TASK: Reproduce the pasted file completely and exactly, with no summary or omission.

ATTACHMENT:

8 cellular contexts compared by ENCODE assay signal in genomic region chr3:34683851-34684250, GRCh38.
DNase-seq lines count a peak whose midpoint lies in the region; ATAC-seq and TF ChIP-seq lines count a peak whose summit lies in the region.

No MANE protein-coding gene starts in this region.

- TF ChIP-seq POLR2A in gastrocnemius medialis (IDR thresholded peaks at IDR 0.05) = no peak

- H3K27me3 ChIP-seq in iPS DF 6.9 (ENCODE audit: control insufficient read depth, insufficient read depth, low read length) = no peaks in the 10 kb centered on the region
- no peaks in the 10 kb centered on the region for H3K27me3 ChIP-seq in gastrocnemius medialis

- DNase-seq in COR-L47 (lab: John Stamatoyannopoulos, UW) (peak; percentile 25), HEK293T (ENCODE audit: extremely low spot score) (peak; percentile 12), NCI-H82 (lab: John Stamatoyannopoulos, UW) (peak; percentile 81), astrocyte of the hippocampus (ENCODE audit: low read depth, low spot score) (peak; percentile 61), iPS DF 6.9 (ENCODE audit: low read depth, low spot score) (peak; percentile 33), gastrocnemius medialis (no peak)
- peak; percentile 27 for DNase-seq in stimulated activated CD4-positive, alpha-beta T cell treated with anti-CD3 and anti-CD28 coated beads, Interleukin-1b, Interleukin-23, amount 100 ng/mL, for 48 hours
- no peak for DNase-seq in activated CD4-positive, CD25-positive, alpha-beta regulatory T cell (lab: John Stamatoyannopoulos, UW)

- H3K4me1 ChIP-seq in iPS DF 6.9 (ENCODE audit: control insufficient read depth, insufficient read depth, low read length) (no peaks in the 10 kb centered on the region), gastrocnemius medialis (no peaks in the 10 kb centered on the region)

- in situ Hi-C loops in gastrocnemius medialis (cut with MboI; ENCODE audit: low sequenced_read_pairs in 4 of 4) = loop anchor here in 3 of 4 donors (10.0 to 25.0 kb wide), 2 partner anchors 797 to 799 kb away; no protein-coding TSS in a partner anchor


8 cellular contexts compared by ENCODE assay signal in genomic region chr3:34683851-34684250, GRCh38.
DNase-seq lines count a peak whose midpoint lies in the region; ATAC-seq and TF ChIP-seq lines count a peak whose summit lies in the region.

No MANE protein-coding gene starts in this region.

- TF ChIP-seq POLR2A in gastrocnemius medialis (IDR thresholded peaks at IDR 0.05) = no peak

- H3K27me3 ChIP-seq in iPS DF 6.9 (ENCODE audit: control insufficient read depth, insufficient read depth, low read length) = no peaks in the 10 kb centered on the region
- no peaks in the 10 kb centered on the region for H3K27me3 ChIP-seq in gastrocnemius medialis

- DNase-seq in COR-L47 (lab: John Stamatoyannopoulos, UW) (peak; percentile 25), HEK293T (ENCODE audit: extremely low spot score) (peak; percentile 12), NCI-H82 (lab: John Stamatoyannopoulos, UW) (peak; percentile 81), astrocyte of the hippocampus (ENCODE audit: low read depth, low spot score) (peak; percentile 61), iPS DF 6.9 (ENCODE audit: low read depth, low spot score) (peak; percentile 33), gastrocnemius medialis (no peak)
- peak; percentile 27 for DNase-seq in stimulated activated CD4-positive, alpha-beta T cell treated with anti-CD3 and anti-CD28 coated beads, Interleukin-1b, Interleukin-23, amount 100 ng/mL, for 48 hours
- no peak for DNase-seq in activated CD4-positive, CD25-positive, alpha-beta regulatory T cell (lab: John Stamatoyannopoulos, UW)

- H3K4me1 ChIP-seq in iPS DF 6.9 (ENCODE audit: control insufficient read depth, insufficient read depth, low read length) (no peaks in the 10 kb centered on the region), gastrocnemius medialis (no peaks in the 10 kb centered on the region)

- in situ Hi-C loops in gastrocnemius medialis (cut with MboI; ENCODE audit: low sequenced_read_pairs in 4 of 4) = loop anchor here in 3 of 4 donors (10.0 to 25.0 kb wide), 2 partner anchors 797 to 799 kb away; no protein-coding TSS in a partner anchor